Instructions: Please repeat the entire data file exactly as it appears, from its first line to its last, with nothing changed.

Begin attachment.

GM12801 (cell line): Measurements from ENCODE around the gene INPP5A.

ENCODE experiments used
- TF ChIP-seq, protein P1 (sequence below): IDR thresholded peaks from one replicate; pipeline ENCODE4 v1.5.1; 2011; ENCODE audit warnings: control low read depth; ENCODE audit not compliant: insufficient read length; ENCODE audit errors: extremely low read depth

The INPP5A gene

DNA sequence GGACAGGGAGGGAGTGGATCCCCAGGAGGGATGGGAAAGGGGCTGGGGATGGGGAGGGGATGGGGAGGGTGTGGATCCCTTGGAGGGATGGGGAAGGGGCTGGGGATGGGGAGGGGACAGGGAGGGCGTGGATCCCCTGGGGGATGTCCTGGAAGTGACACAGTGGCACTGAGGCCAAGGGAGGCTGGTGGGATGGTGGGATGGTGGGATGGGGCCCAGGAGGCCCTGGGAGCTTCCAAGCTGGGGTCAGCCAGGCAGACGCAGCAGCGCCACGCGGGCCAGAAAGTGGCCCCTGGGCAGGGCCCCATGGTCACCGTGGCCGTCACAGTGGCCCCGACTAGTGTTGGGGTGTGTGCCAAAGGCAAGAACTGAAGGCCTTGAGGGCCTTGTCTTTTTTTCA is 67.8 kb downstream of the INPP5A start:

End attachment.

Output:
GM12801 (cell line): Measurements from ENCODE around the gene INPP5A.

ENCODE experiments used
- TF ChIP-seq, protein P1 (sequence below): IDR thresholded peaks from one replicate; pipeline ENCODE4 v1.5.1; 2011; ENCODE audit warnings: control low read depth; ENCODE audit not compliant: insufficient read length; ENCODE audit errors: extremely low read depth

The INPP5A gene

DNA sequence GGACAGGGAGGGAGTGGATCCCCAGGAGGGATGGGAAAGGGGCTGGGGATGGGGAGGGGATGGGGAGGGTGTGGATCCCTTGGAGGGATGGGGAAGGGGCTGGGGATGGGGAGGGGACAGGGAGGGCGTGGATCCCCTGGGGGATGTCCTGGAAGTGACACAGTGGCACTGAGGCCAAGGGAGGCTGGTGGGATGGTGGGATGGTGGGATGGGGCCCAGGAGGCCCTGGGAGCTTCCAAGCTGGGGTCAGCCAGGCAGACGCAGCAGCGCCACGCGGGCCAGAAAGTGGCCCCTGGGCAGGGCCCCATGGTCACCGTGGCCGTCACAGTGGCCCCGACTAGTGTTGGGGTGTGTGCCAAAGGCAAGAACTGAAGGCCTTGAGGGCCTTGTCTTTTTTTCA is 67.8 kb downstream of the INPP5A start: